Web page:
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Fighting broke out in June 2011 between Sudan’s government and Nuban rebels. Nuba Reports was founded by people living in the region after journalists and NGOs were banned. Our goal is to provide Sudan and the International community with credible and compelling dispatches from the front lines of this conflict and to illuminate the war’s impact on civilians. more

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Surge in Fighting as Humanitarian Negotiations Begin

The groups began talks today in Addis Ababa in the hopes of reopening humanitarian corridors in Blue Nile and South Kordofan. Representatives of the SPLM-North have repeatedly declared they would not discuss peace with Khartoum unless other members of the Sudan Revolutionary Front alliance – including Darfur’s Justice and Equality Movement – were included. The talks being held in the Ethiopian capital are instead expected to focus on allowing aid to reach civilians living in the region.

In August of last year, Sudan and South Sudan signed separate memoranda with the African Union, the League of Arab States and the United Nations – known as the tripartite agreement – to allow aid into Sudan. The agreement established a roadmap for delivering humanitarian aid, but was never implemented.

The current talks have been organized by the African Union and are being led by former South African President Thabo Mbeki – who brokered the recent oil and security deal between Sudan and South Sudan. But as the two sides meet violence in South Kordofan appears to be on the rise.


In the past week alone, Nuba Reports has recorded nearly 40 bombings in South Kordofan that have killed six civilians and injured three others. More bombings have been recorded in the past week than in the previous six weeks combined.

The SPLA-N has also launched attacks against Sudanese forces in the region. On April 12, SPLA-N forces shelled the South Kordofan capital, Kadugli. Nuba Reports was unable to determine if any civilians were hurt in the attack.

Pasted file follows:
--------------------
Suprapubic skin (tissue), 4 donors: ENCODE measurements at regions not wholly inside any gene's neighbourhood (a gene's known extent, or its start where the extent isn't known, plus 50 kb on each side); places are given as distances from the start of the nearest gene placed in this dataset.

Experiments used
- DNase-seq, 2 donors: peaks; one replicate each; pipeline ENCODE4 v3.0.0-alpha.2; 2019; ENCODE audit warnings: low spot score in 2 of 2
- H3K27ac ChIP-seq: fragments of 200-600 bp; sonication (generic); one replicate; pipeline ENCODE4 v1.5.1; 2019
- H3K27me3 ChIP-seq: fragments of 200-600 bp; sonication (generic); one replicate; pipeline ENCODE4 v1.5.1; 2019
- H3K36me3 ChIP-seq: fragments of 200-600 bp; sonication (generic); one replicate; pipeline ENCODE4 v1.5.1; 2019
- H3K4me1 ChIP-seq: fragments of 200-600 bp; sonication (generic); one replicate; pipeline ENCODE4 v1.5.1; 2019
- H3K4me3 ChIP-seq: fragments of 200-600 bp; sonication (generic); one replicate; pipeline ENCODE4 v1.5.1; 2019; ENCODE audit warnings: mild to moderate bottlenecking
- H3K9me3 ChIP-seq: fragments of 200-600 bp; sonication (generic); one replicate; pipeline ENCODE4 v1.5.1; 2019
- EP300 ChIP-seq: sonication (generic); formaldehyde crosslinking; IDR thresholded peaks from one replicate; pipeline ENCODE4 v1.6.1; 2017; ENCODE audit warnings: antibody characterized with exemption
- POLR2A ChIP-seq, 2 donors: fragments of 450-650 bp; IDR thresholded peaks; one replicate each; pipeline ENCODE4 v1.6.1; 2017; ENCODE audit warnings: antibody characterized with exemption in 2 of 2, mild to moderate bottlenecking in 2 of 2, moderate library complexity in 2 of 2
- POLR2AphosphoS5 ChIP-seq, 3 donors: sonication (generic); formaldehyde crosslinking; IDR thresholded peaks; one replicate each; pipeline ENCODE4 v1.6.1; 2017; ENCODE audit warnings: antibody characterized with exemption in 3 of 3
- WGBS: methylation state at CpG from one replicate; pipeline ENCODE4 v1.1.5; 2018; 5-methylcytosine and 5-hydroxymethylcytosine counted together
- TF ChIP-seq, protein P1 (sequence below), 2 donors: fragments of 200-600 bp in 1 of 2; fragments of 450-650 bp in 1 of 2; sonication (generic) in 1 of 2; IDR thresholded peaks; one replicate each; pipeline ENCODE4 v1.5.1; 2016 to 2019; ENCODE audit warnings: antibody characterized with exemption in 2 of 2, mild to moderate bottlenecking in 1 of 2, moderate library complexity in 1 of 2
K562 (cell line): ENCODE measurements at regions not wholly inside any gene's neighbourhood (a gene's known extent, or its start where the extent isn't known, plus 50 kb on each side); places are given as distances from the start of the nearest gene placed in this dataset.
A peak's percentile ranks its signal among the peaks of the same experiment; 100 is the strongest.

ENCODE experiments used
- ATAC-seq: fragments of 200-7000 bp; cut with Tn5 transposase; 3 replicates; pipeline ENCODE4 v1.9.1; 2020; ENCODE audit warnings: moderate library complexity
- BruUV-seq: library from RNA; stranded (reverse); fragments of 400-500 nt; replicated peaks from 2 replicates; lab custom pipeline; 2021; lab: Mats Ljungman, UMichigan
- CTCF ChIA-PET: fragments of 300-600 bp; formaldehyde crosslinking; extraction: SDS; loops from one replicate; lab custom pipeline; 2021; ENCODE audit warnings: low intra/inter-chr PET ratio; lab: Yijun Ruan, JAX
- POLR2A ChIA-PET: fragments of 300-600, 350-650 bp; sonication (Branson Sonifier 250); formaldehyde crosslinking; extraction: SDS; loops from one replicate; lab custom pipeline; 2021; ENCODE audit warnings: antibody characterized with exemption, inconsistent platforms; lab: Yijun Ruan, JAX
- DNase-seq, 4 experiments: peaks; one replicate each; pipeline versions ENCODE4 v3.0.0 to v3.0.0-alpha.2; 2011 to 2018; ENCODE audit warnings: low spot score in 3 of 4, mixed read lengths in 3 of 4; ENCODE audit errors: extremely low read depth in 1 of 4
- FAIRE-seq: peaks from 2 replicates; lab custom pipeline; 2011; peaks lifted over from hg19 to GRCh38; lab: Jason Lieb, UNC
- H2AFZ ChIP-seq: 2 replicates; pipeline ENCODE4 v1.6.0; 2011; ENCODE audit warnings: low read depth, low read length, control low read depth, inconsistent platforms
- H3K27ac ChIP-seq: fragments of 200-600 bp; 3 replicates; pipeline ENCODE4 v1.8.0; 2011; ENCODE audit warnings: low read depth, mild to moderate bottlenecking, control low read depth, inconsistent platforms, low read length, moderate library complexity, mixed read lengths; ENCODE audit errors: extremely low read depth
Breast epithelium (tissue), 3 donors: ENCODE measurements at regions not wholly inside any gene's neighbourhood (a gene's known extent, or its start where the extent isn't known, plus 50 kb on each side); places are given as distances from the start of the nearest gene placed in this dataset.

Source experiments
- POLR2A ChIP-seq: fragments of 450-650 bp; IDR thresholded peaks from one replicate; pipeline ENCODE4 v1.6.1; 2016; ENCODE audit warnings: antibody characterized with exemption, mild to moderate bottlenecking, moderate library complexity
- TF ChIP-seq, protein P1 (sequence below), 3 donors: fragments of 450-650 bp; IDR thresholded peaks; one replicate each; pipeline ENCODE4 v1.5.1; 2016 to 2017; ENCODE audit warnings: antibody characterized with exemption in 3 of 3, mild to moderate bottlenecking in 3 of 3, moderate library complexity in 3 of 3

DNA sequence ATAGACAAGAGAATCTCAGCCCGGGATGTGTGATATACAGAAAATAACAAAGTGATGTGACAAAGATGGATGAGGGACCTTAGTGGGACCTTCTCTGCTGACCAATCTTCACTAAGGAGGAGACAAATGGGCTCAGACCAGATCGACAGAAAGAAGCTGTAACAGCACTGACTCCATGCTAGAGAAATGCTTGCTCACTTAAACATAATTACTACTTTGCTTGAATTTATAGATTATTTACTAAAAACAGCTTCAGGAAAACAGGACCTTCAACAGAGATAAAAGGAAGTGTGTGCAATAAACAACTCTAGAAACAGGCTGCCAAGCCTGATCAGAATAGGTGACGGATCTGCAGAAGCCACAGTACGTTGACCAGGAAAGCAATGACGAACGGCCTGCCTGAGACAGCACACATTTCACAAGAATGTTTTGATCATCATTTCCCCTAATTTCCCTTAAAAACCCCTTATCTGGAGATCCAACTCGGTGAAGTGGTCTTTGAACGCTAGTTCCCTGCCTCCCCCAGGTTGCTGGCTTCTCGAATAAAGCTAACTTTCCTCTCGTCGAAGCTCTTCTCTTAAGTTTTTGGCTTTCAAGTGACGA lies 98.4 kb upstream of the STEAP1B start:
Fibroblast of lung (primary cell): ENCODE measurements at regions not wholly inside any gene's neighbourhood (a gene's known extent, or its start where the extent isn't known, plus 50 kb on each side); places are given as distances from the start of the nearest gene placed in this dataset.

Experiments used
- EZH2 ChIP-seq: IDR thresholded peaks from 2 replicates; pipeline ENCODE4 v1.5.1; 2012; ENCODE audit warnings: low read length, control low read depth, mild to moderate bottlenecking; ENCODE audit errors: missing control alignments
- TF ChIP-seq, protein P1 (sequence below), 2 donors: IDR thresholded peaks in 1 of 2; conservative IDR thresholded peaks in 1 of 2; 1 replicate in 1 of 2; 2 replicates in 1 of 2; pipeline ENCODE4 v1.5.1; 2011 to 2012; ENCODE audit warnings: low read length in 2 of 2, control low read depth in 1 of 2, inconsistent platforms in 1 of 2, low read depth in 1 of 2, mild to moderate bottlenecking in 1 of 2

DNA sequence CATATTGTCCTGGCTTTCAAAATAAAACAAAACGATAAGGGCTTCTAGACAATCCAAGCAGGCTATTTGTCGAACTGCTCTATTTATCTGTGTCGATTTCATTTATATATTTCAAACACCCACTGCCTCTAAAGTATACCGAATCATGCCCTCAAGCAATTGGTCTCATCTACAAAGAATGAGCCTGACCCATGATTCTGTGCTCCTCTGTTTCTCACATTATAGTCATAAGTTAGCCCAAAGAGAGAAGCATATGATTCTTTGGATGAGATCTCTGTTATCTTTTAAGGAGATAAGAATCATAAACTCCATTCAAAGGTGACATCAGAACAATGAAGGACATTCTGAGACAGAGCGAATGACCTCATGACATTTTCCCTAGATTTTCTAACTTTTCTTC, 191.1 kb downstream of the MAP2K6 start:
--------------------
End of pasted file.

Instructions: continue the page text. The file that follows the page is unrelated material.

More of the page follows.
On April 15, SPLA-N forces launched an attack on Dandur, a SAF garrison town outside the capital. The initial battle lasted around 45 minutes. When SPLA-North forces entered the town Sudanese Antonovs and MiG jets dropped bombs on Dandur, killing one rebel soldier. According to SPLA-North commanders in the region, 17 SAF soldiers were killed in the attack. The rebel army said it also captured one SAF soldier

Medical staff at the Mother of Mercy hospital in Gidele said they received 2 wounded civilians from the battle in addition to 18 SPLA-North soldiers.

SPLA-North forces only held the town for a day before retreating ahead of a large counteroffensive by the Sudanese Armed Forces. According to SPLA-North commanders, several helicopter gunships, Antonovs and and MiG jets bombarded the town, pushing the rebel force out.

Dandur serves as a critical supply link for the Sudan Armed Forces in South Kordofan. “It provides roads to the other major areas,” and opens up new fronts for the SPLA-N around Kadugli, said SPLA-N Brigadier General Nimeiri Amarat after he had taken control of the town. The rebel force tried unsuccessfully to take control of Dandur several times during the first six months of the war.

But Dandur is also home to around 400 families, most of which were displaced by the fighting. A Nuba Reports journalist visited Dandur on April 16, while the SPLA-North held the town. Around 60 percent of the town was destroyed in the initial fight. Several houses were still on fire

Brigadier General Amarat said the displaced would be cared for by SPLM-North authorities in the region. “Many of the civilians that were in Dandur have families in Kauda and Heiban,” he said. “The ones that don’t will be taken to the refugee camps by the county commissioner of Um Dorain.” But Nuba Reports has not yet been able to verify whether the displaced have been provided with assistance and passage to Yida.

On April 22, SAF soldiers attacked a cattle camp near Tess, killing three – including a 10 year old boy – and wounding eight. Witnesses say the attack was launched in revenge

As talks in Addis begin, fighting on the ground has forced more civilians to flee their homes, and placed many more in need of humanitarian assistance. But there are no signs of a coming ceasefire on the ground. “Our work on the ground will not stop. We have not yet heard from anyone telling us to stop fighting so we will continue to do our work and [our negotiators] will continue to do theirs,” he said.

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